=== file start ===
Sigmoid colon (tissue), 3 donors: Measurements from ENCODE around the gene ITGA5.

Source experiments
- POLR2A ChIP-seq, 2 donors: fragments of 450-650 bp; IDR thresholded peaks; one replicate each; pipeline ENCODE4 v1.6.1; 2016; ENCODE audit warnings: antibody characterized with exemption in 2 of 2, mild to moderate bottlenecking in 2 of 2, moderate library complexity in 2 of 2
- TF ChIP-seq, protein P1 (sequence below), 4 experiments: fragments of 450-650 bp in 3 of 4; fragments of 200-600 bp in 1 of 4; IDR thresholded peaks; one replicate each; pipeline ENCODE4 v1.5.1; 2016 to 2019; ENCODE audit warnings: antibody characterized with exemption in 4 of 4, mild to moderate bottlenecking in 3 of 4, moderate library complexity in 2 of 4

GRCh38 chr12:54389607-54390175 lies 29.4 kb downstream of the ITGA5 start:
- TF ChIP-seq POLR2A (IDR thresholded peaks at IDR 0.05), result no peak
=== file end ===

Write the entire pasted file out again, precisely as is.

Sigmoid colon (tissue), 3 donors: Measurements from ENCODE around the gene ITGA5.

Source experiments
- POLR2A ChIP-seq, 2 donors: fragments of 450-650 bp; IDR thresholded peaks; one replicate each; pipeline ENCODE4 v1.6.1; 2016; ENCODE audit warnings: antibody characterized with exemption in 2 of 2, mild to moderate bottlenecking in 2 of 2, moderate library complexity in 2 of 2
- TF ChIP-seq, protein P1 (sequence below), 4 experiments: fragments of 450-650 bp in 3 of 4; fragments of 200-600 bp in 1 of 4; IDR thresholded peaks; one replicate each; pipeline ENCODE4 v1.5.1; 2016 to 2019; ENCODE audit warnings: antibody characterized with exemption in 4 of 4, mild to moderate bottlenecking in 3 of 4, moderate library complexity in 2 of 4

GRCh38 chr12:54389607-54390175 lies 29.4 kb downstream of the ITGA5 start:
- TF ChIP-seq POLR2A (IDR thresholded peaks at IDR 0.05), result no peak